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Using cyclocross for touring/cyclocross/road racing

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Using cyclocross for touring/cyclocross/road racing

Old 08-02-04, 06:06 PM
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Using cyclocross for touring/cyclocross/road racing

I am wanting to get another road bike, but I also wouldn't mind a touring bike, or cyclocross bike. I am wondering if a cyclocross bike would in fact be suitable for road racing? I see that they have alot of the high end specs of road bikes e.g. Shimano Ultegra in some cases. I would have wheelsets with 700x23c tyres I would put on etc when racing. I would have a wheelset for cyclocross/touring, that I would change tyres on, Unless i need different spoke-count wheels for each. Any thoughts on this? I am thinking a compact crankset (34x50) and use a tight ratio cassette for road racing, and a large one for touring etc, to avoid needing a triple.

TiA
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Old 08-02-04, 06:36 PM
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i'm not sure a cyclo-cross bike would be the ideal choice for road racing, particularly crits. it has a fairly high centre of gravity, and the angles are feirly slack compared to a roacing machine like the soloist. it's not about the bike, of course, but it wouldn't be my first choice.
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Old 08-02-04, 09:06 PM
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Depends on the type of racing, check out Colango road bike geometry it looks a lot like cross bike geometry. BB height is usually only about 10-15 mm higher, not a deal breaker, and you'll have a bike for multi use.
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Old 08-02-04, 09:46 PM
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Wouldn't BB height be a factor in crits in the sense that it would allow you to pedal through easier? This is good stuff, it's what I need to know. Perhaps I would be better off getting one for just off raod stuff and touring?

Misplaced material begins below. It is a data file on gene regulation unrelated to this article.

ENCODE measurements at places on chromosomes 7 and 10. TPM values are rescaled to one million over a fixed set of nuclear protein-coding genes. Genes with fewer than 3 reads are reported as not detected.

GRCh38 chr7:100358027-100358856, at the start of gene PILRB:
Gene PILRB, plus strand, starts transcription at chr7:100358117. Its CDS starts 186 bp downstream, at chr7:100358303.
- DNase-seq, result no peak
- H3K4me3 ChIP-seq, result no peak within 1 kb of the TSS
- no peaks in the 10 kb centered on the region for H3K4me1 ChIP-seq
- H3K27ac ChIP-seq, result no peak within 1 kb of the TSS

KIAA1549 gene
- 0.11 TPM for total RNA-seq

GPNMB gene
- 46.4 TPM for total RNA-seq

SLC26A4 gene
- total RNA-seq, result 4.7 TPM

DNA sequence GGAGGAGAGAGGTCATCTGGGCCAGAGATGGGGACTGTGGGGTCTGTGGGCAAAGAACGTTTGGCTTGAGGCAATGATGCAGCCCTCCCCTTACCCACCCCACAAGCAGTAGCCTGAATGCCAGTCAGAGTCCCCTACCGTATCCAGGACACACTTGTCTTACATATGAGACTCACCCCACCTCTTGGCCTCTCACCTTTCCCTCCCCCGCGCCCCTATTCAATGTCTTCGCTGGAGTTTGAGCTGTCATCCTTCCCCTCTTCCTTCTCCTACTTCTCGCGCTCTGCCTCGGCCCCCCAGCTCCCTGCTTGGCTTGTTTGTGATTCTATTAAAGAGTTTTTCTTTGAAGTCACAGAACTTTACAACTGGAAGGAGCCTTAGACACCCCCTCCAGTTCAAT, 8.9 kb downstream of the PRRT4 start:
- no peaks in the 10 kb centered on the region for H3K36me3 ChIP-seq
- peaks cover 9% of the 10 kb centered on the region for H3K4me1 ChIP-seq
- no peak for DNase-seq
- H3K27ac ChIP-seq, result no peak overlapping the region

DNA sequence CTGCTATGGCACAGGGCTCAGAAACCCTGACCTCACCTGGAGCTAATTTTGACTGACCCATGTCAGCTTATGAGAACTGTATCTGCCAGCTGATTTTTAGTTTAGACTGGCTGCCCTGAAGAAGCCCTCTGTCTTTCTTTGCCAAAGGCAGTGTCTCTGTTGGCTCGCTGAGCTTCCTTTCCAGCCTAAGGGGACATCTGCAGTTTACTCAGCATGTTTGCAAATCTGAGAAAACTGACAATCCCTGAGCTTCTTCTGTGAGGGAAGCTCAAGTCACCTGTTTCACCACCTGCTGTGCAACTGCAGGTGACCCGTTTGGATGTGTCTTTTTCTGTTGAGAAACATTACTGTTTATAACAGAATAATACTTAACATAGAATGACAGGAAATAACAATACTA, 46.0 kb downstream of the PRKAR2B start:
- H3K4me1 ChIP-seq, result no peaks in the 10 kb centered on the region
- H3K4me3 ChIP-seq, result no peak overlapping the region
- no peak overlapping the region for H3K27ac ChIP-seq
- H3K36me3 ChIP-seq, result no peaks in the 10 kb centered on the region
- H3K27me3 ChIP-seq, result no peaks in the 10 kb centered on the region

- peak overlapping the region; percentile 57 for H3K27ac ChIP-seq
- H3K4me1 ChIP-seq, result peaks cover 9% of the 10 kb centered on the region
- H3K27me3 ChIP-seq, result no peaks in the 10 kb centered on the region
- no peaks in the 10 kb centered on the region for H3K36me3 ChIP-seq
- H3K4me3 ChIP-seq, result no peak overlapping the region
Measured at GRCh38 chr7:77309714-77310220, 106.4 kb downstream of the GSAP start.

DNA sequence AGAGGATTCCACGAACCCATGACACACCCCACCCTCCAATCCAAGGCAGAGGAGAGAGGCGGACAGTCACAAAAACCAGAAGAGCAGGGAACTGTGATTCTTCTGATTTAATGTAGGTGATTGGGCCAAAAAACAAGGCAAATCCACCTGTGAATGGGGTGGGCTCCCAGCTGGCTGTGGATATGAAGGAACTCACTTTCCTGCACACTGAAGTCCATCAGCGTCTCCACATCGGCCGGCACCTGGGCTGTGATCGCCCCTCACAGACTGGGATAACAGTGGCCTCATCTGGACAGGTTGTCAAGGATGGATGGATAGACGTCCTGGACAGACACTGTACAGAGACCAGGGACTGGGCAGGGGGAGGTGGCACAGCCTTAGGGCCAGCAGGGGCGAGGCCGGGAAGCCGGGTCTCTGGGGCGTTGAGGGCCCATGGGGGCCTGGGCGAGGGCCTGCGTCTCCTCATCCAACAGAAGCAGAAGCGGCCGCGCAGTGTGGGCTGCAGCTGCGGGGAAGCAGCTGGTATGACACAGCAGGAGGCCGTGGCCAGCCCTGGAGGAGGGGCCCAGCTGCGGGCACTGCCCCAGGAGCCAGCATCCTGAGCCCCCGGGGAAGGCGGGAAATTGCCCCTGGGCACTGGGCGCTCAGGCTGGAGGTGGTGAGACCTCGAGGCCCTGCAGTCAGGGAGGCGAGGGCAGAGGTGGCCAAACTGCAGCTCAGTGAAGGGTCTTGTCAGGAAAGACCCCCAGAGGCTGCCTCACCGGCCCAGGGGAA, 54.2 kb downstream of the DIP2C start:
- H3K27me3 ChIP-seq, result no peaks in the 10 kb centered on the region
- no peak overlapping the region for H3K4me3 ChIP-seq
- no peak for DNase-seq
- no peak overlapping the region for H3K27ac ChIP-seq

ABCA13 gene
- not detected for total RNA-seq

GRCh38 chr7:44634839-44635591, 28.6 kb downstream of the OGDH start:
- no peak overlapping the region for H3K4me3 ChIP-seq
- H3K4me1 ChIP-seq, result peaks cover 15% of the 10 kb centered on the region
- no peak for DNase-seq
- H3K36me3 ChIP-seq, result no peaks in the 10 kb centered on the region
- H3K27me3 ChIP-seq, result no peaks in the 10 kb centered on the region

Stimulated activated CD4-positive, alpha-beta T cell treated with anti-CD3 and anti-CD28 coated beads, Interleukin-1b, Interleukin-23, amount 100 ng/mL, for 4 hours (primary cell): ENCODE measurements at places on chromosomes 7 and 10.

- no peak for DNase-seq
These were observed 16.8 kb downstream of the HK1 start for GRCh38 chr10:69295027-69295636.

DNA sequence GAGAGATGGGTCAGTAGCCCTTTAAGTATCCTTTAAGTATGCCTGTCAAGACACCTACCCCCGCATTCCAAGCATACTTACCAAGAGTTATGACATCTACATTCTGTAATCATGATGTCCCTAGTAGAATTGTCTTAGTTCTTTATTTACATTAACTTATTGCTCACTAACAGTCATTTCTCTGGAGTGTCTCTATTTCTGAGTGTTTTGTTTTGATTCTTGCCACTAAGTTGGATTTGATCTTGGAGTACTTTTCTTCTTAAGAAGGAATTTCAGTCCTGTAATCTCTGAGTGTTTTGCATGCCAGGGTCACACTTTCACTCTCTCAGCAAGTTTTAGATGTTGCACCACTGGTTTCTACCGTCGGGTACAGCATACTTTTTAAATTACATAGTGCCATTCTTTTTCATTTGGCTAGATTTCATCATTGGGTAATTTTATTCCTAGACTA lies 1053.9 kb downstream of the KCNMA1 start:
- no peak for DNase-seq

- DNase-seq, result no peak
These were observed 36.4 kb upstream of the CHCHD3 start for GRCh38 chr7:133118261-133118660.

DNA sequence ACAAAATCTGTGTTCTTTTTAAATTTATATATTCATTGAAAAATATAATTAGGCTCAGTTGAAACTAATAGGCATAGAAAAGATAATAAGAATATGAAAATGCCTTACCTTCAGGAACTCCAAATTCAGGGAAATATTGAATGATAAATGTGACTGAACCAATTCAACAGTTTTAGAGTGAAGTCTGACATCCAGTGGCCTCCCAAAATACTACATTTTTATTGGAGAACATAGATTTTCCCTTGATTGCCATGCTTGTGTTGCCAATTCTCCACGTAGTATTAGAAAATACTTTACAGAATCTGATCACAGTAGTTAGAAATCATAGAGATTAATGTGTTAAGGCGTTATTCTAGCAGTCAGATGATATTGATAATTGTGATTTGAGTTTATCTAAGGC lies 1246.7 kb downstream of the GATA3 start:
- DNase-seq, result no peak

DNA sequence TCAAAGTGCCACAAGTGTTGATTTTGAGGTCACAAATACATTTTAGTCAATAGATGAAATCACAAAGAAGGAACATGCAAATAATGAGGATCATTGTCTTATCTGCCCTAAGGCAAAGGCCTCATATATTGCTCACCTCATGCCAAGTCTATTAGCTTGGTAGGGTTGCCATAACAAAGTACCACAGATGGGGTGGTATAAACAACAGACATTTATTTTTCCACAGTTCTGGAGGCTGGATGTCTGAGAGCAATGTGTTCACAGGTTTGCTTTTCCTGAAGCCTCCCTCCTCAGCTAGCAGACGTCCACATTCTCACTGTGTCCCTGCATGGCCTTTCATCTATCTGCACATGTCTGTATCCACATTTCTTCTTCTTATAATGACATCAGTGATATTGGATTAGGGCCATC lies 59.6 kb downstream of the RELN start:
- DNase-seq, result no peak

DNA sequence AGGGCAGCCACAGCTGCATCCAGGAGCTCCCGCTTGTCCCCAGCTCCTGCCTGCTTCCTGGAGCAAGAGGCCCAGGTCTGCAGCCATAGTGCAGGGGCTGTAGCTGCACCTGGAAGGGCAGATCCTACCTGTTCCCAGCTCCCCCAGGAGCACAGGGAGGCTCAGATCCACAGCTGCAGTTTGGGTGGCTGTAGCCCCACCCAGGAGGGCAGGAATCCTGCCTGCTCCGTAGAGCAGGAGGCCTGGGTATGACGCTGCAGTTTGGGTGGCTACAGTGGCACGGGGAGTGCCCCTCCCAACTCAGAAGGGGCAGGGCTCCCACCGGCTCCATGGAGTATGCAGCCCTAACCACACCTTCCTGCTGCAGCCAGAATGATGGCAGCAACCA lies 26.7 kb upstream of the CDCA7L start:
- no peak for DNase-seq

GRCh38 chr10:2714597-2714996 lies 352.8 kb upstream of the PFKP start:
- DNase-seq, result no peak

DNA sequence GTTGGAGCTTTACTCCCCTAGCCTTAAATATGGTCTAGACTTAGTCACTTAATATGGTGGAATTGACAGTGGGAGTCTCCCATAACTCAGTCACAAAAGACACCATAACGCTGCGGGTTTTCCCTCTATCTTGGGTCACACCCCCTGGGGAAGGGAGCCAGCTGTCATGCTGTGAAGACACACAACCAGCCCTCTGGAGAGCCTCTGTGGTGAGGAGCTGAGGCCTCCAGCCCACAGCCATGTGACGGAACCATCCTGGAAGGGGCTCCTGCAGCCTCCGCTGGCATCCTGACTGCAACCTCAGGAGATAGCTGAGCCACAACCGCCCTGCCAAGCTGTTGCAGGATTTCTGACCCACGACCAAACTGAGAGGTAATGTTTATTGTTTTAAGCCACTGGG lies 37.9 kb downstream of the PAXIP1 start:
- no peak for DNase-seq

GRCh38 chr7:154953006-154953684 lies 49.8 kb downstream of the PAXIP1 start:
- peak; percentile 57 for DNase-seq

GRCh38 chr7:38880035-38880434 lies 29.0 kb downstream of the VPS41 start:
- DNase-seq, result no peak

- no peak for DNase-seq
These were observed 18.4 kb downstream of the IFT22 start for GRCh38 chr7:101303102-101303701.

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Old 08-02-04, 09:48 PM
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And as an after thought - it would make for a nice training bike yeah? more comfortable?
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Old 08-02-04, 10:52 PM
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A CX bike would be better at touring than at racing.
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Old 08-03-04, 02:01 AM
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That's just what I'm trying to do, but having said that, I don't really road race anymore (just a few time trials, duathlons, and maybe noe road race a year).

I've just bought an on-one Titanium Cyclo-cross frame (www.on-one.co.uk), and have built it up with Ultegra double equipment. I have a 38/48 chainring set-up, and was going to keep a 12-27 cassette for cross, a 12-32 for touring, and a 12-23 for racing.

I haven't tried it yet, but if it goes well, I may sell my road bike.
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Old 08-03-04, 07:31 AM
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I think you can get away with any type of riding with a cross bike, training, touring, racing and of course CX. It will be best suited to Touring and then to longer road races. The geomotries are often considered slack and comfortable so that would be fine on a RR but you may notice a loss of performance in corners and sprints in crits. But still if your budget only allows you to have one bike I think a good CX bike will do it. My experience is going from a touring bike to a racing bike and the CX bike in theory is inbetween that. I noticed an incredible ability for the racing bike to handle sprints and controlled high speed cornering.